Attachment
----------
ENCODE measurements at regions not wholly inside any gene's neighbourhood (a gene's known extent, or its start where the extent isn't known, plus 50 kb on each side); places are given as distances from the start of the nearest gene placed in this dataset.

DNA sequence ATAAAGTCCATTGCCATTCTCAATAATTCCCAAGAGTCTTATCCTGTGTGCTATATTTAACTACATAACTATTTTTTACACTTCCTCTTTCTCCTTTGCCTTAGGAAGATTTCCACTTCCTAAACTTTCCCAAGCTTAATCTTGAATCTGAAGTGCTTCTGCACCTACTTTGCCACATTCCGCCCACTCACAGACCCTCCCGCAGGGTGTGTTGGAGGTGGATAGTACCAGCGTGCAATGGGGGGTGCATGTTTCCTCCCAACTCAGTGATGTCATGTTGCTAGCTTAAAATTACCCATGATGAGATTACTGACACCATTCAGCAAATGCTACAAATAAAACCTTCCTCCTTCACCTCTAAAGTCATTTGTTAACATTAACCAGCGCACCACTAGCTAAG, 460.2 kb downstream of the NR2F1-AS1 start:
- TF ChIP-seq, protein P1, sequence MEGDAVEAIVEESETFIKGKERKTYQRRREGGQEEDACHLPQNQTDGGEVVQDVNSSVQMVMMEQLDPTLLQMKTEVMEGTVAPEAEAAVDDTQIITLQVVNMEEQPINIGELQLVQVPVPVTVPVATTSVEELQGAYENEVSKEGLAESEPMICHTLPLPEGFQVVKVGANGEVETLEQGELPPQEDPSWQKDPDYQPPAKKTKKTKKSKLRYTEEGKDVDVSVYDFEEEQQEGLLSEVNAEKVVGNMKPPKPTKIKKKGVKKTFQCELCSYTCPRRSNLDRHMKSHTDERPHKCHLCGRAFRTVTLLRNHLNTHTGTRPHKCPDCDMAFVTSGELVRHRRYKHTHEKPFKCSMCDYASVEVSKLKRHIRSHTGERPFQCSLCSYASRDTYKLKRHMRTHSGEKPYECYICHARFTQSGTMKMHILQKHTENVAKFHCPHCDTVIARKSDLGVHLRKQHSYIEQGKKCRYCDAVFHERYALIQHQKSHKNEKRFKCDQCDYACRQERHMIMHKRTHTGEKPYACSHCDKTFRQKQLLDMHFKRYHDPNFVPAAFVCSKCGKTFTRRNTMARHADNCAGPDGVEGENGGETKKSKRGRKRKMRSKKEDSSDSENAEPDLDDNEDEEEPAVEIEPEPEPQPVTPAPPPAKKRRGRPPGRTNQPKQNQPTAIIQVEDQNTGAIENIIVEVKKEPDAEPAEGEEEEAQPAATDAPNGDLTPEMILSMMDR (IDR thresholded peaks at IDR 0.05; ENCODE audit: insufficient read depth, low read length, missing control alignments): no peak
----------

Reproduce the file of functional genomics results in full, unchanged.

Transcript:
ENCODE measurements at regions not wholly inside any gene's neighbourhood (a gene's known extent, or its start where the extent isn't known, plus 50 kb on each side); places are given as distances from the start of the nearest gene placed in this dataset.

DNA sequence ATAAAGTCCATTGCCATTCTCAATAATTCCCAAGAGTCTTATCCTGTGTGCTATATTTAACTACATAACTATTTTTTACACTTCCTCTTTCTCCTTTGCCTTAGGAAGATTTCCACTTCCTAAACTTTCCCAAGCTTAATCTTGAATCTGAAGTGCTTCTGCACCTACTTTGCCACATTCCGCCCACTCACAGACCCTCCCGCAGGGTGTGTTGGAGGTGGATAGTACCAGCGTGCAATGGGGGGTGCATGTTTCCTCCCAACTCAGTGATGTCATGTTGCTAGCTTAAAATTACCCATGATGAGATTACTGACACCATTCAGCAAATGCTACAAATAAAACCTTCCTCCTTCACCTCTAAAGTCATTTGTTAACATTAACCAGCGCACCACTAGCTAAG, 460.2 kb downstream of the NR2F1-AS1 start:
- TF ChIP-seq, protein P1, sequence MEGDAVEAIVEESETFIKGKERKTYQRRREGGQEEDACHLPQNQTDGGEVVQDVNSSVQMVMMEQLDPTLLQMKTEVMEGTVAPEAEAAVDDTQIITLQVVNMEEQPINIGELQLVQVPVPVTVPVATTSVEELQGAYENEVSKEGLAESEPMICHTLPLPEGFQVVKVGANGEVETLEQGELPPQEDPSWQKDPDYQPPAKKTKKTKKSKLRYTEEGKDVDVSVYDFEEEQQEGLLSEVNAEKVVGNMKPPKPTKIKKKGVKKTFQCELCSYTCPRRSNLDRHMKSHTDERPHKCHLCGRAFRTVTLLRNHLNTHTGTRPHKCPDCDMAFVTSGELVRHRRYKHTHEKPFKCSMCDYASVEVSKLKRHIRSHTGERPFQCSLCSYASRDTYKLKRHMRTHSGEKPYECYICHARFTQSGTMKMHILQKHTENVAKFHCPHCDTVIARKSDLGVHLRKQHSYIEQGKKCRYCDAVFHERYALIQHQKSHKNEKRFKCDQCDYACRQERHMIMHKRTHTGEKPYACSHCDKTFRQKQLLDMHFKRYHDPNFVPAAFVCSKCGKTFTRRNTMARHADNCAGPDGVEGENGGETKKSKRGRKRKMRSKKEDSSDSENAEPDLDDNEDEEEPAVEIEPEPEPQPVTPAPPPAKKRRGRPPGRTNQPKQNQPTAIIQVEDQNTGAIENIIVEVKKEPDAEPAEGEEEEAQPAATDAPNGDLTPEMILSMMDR (IDR thresholded peaks at IDR 0.05; ENCODE audit: insufficient read depth, low read length, missing control alignments): no peak